Light red wines with less alcohol, such as Pinot Noir, Gamay, and Beaujolais would be good choices for a picnic, particularly charcuterie and cold cuts. While these wines don’t need to be served chilled, they should not be overwarmed so transporting them in a cooler would be a good idea.  Set them out about 10 minutes before serving.

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Rosé With a Difference

Now that the warm weather is here it is a great time to crack open a bottle of Rosé.  Pale Rosé is by far the most common and thus the most popular type of Rosé but there is a second less known, darker Rosé.

Photo credit: winefolly.com

Darker Rosés can have a fuller body and a greater concentration of flavours.  They may be more complex and structured, making them able to pair well with a wider array of summertime foods.

The most common types of red wine grapes used to make Rosé are Grenache, Sangiovese, Syrah, Mourvèdre, Carignan, Cinsault and Pinot Noir.  The skins are generally exposed to the wine for only a short time. Where some red wines ferment for weeks at a time on red grape skins, rosé wines are left for just a few hours.  However, when making dark Rosé, only dark-skinned varietals are used, such as Mourvèdre, Cinsault, Syrah, Merlot, or Cabernet Sauvignon.  The grape skins are also exposed to the wine for a longer period of time in order to gain more flavour.

Where light and medium bodied Rosés pair well with cheese, creamy sauces and dips, savoury canapés, mezes and tapas, darker Rosés will go well with smoke and char flavours of grilled meats and vegetables, as well as full-flavoured sauces.

The occasion for serving Rosé varies by type as well.  Light or medium-bodied ones are best served chilled and lend themselves well to sipping while relaxing at the cottage or in the backyard.  Darker Rosés, on the other hand, fair well served chilled, at a backyard barbecue.

Whichever Rosé you prefer, now is the best time of year to sit back, relax and enjoy a glass.

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Wine From the Canary Islands

Wine is probably not the first thing that comes to mind when someone mentions the Canary Islands.  The Islands are a popular European tourist destination but they also have a thriving wine industry.

Photo credit: foodandwine.com

Wine production has a long history in the Canary Islands, but the modern era didn’t start until about the mid 1980’s. Since then wine exports have been increasing as more people discover these wines.

The Canary Islands are in the Atlantic Ocean about 100 kilometres west of Morocco. The main islands, from largest to smallest, are Tenerife, Fuerteventura, Gran Canaria, Lanzarote, La Palma, La Gomera, El Hierro and La Graciosa. They are a popular tourist destination because of their subtropical climate.  However, it is the distinctive volcanic wines that have been gaining global attention and critical acclaim over the past 3 decades.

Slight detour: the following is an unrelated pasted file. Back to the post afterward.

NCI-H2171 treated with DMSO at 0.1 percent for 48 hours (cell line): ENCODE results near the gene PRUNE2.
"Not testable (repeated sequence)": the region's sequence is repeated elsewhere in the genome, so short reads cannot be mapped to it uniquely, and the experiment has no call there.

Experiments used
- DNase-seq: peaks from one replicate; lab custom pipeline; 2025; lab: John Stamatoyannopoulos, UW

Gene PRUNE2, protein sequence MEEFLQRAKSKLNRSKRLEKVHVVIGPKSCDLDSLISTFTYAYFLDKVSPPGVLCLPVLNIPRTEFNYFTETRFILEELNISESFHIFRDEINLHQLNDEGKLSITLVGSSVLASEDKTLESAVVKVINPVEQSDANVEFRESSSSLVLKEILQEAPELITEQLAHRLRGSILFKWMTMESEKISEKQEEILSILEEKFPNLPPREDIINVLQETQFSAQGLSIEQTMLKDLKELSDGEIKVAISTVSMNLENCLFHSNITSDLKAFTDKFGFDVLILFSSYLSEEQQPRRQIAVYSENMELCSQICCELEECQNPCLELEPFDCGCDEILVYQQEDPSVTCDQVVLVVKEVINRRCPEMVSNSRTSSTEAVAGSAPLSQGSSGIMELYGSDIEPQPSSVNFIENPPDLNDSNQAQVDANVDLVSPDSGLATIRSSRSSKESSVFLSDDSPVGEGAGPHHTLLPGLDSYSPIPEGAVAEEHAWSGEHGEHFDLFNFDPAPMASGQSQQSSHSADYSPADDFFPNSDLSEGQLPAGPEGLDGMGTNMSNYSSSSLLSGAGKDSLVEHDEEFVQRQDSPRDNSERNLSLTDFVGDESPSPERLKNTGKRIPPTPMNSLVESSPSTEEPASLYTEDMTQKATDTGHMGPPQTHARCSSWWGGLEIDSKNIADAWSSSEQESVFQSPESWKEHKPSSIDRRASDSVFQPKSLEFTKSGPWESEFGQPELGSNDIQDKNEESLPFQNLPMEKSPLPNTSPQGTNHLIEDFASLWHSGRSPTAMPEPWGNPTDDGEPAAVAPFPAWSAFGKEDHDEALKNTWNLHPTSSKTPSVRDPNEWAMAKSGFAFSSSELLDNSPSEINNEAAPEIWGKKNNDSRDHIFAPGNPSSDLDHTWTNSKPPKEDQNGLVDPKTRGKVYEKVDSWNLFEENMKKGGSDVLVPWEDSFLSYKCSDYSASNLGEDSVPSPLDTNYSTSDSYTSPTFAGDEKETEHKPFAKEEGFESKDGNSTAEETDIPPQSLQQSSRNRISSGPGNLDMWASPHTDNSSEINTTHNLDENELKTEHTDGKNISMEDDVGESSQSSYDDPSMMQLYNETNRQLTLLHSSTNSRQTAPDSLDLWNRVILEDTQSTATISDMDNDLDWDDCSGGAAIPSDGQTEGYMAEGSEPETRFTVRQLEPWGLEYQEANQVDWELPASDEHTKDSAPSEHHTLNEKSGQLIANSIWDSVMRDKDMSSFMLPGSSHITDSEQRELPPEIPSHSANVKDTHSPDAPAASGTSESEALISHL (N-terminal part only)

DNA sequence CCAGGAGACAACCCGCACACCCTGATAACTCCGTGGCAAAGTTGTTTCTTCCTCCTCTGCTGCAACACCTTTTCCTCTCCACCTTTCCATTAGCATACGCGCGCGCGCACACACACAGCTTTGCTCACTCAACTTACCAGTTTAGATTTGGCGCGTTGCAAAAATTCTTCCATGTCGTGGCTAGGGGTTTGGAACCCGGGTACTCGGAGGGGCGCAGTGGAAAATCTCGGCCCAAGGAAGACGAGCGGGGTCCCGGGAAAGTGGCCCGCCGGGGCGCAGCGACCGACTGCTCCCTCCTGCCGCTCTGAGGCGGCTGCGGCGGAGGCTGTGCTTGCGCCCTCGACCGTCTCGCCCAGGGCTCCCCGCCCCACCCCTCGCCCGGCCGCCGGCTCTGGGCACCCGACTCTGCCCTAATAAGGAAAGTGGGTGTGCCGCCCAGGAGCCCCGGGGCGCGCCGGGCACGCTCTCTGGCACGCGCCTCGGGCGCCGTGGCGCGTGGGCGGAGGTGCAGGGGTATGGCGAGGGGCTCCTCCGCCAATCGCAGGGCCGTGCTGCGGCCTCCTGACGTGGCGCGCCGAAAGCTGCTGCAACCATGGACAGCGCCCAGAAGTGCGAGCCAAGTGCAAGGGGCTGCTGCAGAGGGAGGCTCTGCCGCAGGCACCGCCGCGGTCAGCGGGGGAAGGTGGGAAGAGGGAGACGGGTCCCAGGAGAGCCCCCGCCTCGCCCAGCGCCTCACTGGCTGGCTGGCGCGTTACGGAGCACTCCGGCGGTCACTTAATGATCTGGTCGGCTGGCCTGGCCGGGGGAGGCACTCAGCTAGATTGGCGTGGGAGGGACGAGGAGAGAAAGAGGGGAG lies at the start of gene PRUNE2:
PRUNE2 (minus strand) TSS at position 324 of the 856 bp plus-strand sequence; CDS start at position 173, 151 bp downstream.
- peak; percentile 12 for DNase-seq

Six of the eight islands, Tenerife, Lanzarote, Gran Canaria, La Palma, El Hierro and La Gomera produce wine.  The soils vary from island to island, formed by volcanic eruptions, landslides and erosion.  The soil ranges from light stone to very heavy basalt rock.

The climate also varies across the archipelago. The eastern islands consist of older geological formations with lower, more uniform altitude and a dry, desert-like climate. The western islands are higher, steeper and have a greater variation of microclimates.

There are 20 unique grape varieties found in the Islands along with more than 20 new varieties that are currently being studied.  Listán Blanco (aka Palomino) and Listán Negro are the most widely planted grapes on the Islands. Others include white wine grapes Malvasía Volcánica, Malvasía Aromática and Albillo Criollo, along with red wine grapes Negramoll, Vijariego Negro and Baboso Negro. There are a few plantings of international varieties, such as Syrah.  Each of the Islands has its own specialities.

Dry, high-acid whites and light, fruity reds are typical of the Islands but richer, oak-aged options exist as well.

The wine industry is very focused on gaining international recognition based on the unique and ancient grape varieties grown. The aim is for these wines to reach markets where they can gain more exposure and have the opportunity to grow in popularity.

In 2020, around 15 million gallons of wine (51% red and 49% white) were produced in the Canary Islands.

Some of the grapes from the Canary Islands can be found in South America. They were brought there by Spanish settlers in the 16th century.  One of the varieties was Listán Prieto, which can now be found in California (known as Mission), Chile (País) and Argentina (Criolla Chica).

Wine from the Canary Islands is occasionally available in the specialty section of wine stores in Canada.  These wines will be included with the other wines from Spain.